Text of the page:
Red Sun with Wires

A red sunrise over power lines in El Segundo. Energy officials this week ordered a new rulemaking process to address rolling electricity blackouts that occurred in August in California.

The California Public Utilities Commission this week approved a broad rulemaking process aimed at decreasing electricity demand and increasing supply before temperatures rise next summer in the state. 

The CPUC wants to stay ahead of the kind of extreme heat event that caused rolling blackouts in August, but "getting new supply resources by next year [will be] very difficult," commission member Liane Randolph said at the CPUC's Nov. 19 voting meeting. 

The August heat wave caused a sharp, sustained increase in energy demand and resulted in energy supply issues in the California Independent System Operator's region, the CPUC said in its decision. The weather also affected thermal natural gas-fired generation, which loses efficiency in intense heat (see CEM No. 1611).

In order to reduce demand on the grid, the commission asked whether it should direct investor-owned utilities to create a paid-advertising program that communicates CAISO's Flex Alert messages. A Flex Alert asks customers to voluntarily conserve electricity when there might be a shortage of supply, particularly if reserves are needed to cover demand, according to CAISO. This year, in August, September and October, ISO representatives issued multiple such alerts, after issuing just one in 2019 and two in 2018.

The commission also asked IOUs, such as Pacific Gas & Electric, Bear Valley Electric and PacifiCorp, whether it should compensate customers who use backup generators to reduce load during energy-strained times. For instance, the CPUC asked, should customers with behind-the-meter hybrid solar-plus-storage assets be able to participate in an emergency load-reduction program and receive compensation? Should customers with other types of behind-the-meter backup generators be able to receive compensation?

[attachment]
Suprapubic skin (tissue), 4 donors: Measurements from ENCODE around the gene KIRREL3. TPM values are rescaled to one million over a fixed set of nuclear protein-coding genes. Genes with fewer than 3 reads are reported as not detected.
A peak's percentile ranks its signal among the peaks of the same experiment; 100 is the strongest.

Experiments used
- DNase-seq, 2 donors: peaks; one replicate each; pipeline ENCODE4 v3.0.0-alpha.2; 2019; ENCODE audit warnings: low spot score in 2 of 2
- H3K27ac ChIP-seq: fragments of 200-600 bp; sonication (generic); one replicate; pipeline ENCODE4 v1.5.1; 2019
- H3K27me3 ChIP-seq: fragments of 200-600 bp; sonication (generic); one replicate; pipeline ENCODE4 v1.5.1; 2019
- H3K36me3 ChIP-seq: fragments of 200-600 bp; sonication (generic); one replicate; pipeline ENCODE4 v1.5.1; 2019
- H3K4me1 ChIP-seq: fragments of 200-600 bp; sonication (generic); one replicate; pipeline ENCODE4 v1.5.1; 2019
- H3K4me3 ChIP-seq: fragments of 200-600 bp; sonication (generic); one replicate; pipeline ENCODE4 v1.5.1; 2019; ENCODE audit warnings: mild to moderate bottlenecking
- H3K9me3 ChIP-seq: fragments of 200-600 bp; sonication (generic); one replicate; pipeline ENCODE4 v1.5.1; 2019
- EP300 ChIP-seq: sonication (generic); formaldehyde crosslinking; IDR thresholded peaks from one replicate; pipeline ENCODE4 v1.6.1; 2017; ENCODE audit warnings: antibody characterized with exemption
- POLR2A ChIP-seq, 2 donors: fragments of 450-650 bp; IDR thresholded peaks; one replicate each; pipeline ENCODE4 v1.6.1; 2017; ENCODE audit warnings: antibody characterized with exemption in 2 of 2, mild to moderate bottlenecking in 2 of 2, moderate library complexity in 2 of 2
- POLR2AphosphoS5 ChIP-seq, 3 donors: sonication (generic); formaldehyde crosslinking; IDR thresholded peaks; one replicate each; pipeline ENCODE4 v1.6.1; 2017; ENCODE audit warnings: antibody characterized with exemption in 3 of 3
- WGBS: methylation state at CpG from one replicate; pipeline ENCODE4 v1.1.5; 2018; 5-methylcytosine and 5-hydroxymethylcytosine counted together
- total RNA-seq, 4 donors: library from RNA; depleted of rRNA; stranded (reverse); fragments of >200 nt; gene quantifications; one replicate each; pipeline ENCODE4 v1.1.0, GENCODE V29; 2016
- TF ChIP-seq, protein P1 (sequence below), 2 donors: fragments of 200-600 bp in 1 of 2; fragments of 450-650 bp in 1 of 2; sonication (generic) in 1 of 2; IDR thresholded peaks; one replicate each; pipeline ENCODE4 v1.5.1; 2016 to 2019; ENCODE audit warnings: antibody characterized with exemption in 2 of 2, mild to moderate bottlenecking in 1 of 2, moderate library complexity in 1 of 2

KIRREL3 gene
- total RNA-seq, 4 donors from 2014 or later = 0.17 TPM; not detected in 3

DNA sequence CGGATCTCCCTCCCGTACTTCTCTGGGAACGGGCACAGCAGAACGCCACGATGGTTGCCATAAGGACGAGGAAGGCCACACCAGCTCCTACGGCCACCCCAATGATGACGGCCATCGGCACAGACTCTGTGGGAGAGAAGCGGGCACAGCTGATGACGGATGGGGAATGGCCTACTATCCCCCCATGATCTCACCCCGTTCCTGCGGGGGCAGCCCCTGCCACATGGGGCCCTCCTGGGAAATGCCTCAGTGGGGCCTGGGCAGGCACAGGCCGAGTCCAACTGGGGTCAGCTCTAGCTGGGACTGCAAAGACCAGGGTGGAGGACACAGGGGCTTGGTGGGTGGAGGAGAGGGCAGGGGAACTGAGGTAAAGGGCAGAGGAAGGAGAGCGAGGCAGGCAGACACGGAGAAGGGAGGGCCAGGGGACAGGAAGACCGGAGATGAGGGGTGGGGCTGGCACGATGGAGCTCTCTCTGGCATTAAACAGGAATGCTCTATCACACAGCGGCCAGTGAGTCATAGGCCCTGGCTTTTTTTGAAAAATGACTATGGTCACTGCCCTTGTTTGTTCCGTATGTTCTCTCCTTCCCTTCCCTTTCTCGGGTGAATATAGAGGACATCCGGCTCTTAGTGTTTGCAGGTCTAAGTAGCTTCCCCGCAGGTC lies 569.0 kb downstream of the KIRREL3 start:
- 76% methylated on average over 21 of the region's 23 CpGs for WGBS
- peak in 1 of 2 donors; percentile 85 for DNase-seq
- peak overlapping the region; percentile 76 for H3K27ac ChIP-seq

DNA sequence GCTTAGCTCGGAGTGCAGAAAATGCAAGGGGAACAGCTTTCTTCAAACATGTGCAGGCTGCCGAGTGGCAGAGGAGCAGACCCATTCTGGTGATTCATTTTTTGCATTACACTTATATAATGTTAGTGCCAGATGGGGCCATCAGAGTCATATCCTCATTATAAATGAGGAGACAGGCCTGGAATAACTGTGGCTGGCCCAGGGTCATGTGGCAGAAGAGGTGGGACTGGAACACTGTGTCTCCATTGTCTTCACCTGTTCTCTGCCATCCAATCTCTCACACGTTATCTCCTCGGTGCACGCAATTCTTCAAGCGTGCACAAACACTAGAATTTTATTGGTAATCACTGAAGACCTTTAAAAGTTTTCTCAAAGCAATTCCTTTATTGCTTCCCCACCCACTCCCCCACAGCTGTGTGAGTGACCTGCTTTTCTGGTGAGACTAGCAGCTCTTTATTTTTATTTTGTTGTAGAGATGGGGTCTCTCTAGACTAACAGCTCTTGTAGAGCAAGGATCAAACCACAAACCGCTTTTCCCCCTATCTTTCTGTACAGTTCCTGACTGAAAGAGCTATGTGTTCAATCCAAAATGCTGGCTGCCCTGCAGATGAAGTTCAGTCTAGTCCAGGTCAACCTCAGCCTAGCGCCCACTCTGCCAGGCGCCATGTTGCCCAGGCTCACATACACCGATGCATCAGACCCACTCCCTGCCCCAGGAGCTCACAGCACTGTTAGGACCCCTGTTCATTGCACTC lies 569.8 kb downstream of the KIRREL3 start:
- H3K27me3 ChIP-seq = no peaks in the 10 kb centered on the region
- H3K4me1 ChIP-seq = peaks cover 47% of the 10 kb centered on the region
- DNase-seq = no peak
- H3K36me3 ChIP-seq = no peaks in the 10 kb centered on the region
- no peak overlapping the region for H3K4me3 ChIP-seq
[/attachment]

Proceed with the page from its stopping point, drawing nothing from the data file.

To further increase supply, parameters for suspending restrictions on using fossil-fuel backup generators will also be evaluated, the decision says.

Additionally, the commission might direct IOUs to retrofit existing once-through-cooled generating plants that are scheduled to retire at some point this decade. In November 2019, the commission recommended that five OTC natural gas plants remain on line for up to three years beyond their planned retirement date of Dec. 31, 2020. The State Water Resources Control Board approved the recommendation in September.

CAISO, CPUC and CEC leadership and staff are coordinating on a final root cause analysis of the blackouts, with an expected completion date no later than Dec. 31.

At the voting meeting, the commission also approved the following items, among others:

  • PG&E's application to sell the 7-MW Chili Bar Hydroelectric Project near Placerville to the Sacramento Municipal Utility District for about $10.4 million. SMUD owns and operates hydroelectric facilities upstream of Chili Bar station, so the sale will allow SMUD to optimize water utilization and power production in its area, the decision says.
  • A short-term contract that allows San Diego Gas & Electric to sell renewable energy and renewable-energy credits to Exelon Generation Co. SDG&E will sell up to 175,000 MWh from a biomass facility in Lassen County to Exelon in 2021, the resolution says. Sales revenue will be credited to SDG&E's ratepayers through a tree-mortality charge balancing account.
  • A maximum storage level of 34 Bcf of natural gas at the Aliso Canyon storage facility. A new maximum storage capacity will be determined in the CPUC's proceeding on the subject and will be based on modeling and analysis that is nearing completion, the decision says [17-02-002]. In 2017, the CPUC set a 10-year timeline for closure of the facility (see CEM No. 1612).
  • PG&E's recovery of $137 million in expenses and $25 million in capital costs for responding to 12 wildfires and one storm in 2017 and 2018. The emergencies include the 2018 Carr Fire, the 2018 Ferguson Fire and the 2018 Mendocino Complex Fire, among others. PG&E incurred costs due to the emergency events for restoring utility services to customers; repairing, replacing or restoring damaged utility facilities; and complying with governmental agency orders, the decision says.

Staff Writer

David Krause is an energy reporter covering the California Energy Commission and Air Resources Board. He writes about transportation, climate change, utilities, and wildfires. He has an MFA in Writing, an MA in English, and a BS in Civil Engineering.